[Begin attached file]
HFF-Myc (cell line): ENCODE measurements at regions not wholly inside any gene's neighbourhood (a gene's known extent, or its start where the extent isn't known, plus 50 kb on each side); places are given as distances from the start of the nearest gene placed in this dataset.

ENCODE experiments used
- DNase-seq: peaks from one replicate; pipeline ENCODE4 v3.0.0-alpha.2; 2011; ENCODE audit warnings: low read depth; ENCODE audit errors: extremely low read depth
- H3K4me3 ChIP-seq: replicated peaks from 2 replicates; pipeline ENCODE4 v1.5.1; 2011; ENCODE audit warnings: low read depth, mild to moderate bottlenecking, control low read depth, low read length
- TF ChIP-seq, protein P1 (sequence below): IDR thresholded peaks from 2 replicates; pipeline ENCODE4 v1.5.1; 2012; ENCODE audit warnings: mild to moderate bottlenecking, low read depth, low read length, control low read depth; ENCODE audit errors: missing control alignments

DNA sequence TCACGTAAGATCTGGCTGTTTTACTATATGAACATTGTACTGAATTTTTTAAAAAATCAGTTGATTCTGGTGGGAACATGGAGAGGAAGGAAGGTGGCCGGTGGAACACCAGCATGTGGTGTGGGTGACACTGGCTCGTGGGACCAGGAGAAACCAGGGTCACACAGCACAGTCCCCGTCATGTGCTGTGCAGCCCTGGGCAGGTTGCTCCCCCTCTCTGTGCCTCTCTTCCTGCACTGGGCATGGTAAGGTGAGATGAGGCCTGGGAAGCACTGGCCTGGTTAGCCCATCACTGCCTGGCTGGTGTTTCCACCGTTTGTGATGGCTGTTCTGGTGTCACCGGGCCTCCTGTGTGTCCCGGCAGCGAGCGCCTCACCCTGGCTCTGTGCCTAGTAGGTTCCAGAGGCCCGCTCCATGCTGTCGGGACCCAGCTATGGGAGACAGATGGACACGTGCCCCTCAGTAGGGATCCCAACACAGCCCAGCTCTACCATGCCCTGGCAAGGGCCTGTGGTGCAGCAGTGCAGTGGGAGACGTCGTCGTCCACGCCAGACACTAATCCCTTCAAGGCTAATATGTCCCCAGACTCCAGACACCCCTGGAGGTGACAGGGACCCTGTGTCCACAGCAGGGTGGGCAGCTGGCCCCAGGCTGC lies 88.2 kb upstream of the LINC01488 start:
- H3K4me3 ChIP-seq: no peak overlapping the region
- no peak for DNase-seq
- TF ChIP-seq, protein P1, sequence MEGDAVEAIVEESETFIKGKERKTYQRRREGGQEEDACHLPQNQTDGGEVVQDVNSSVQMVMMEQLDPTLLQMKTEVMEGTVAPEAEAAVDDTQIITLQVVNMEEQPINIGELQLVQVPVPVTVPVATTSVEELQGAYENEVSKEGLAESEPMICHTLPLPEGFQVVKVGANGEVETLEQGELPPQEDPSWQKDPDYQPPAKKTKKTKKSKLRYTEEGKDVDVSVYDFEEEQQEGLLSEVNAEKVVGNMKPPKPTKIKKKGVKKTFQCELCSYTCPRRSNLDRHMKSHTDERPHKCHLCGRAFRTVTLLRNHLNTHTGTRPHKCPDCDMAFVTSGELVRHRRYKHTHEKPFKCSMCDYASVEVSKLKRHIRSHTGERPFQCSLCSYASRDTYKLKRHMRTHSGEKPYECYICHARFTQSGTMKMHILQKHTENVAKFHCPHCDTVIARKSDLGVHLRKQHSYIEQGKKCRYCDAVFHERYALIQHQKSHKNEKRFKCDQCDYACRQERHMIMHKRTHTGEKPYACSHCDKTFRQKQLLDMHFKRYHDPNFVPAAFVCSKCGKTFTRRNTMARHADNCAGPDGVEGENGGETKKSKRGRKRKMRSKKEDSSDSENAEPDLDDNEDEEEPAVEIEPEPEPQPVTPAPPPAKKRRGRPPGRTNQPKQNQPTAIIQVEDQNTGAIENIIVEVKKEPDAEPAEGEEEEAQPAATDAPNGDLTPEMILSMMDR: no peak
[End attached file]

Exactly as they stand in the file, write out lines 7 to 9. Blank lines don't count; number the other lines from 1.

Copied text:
- H3K4me3 ChIP-seq: no peak overlapping the region
- no peak for DNase-seq
- TF ChIP-seq, protein P1, sequence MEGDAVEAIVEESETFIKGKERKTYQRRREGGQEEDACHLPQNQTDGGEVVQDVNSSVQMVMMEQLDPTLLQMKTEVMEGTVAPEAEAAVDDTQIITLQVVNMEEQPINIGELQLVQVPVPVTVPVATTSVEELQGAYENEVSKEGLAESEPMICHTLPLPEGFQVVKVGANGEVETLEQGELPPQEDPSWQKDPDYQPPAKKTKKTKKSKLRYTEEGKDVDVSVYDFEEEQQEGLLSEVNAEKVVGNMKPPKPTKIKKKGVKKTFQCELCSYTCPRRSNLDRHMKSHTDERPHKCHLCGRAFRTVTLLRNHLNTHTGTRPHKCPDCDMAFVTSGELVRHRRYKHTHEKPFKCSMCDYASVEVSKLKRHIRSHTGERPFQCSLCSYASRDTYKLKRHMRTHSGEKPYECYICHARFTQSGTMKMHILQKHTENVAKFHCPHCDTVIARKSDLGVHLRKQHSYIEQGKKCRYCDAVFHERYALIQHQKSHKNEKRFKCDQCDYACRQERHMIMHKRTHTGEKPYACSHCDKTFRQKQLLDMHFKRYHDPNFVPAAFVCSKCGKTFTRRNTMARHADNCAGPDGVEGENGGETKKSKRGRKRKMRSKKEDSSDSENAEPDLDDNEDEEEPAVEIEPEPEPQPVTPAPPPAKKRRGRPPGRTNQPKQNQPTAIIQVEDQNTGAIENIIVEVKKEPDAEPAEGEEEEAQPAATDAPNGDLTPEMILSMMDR: no peak